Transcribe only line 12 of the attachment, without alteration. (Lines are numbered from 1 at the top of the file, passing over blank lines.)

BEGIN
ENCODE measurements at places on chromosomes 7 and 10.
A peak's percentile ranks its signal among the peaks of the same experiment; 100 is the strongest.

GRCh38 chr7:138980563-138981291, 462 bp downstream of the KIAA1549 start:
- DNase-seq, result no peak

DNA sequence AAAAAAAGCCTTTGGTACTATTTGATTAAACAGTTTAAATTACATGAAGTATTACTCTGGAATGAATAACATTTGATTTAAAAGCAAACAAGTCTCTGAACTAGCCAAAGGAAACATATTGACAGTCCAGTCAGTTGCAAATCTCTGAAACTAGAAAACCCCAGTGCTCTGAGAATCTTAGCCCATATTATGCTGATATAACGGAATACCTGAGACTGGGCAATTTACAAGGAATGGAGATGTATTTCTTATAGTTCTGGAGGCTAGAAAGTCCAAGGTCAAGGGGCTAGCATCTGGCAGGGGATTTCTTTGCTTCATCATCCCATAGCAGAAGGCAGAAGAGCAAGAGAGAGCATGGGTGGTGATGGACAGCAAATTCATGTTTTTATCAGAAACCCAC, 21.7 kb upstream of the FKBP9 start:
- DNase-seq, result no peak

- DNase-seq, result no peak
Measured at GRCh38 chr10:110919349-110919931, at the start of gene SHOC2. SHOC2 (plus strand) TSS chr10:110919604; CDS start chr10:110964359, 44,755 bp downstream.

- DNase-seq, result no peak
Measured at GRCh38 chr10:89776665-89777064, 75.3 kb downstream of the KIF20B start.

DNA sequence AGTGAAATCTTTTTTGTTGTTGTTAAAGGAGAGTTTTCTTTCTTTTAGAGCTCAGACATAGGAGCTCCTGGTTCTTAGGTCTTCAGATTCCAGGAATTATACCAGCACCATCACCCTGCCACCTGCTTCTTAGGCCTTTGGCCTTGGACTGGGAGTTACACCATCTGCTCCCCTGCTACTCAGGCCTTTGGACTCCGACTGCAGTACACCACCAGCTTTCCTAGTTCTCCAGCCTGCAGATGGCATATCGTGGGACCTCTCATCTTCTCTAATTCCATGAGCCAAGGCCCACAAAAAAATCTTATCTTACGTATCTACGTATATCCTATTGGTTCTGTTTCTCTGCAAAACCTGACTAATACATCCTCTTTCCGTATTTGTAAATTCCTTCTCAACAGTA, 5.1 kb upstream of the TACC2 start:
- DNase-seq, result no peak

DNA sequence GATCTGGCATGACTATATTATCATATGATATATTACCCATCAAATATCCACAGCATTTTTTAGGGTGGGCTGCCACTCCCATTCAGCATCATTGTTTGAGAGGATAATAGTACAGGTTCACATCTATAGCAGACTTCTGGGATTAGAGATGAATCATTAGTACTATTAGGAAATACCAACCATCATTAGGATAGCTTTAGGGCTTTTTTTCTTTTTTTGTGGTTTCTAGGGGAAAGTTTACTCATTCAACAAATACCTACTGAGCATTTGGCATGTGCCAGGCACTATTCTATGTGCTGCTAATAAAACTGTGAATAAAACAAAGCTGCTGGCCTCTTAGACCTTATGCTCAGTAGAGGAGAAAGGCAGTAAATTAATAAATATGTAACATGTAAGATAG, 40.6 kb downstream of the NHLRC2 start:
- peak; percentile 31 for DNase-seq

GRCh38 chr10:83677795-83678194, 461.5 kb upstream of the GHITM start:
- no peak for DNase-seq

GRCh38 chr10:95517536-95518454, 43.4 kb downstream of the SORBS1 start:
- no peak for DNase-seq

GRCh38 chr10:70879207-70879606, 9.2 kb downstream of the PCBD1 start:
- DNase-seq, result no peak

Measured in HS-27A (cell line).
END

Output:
- DNase-seq, result no peak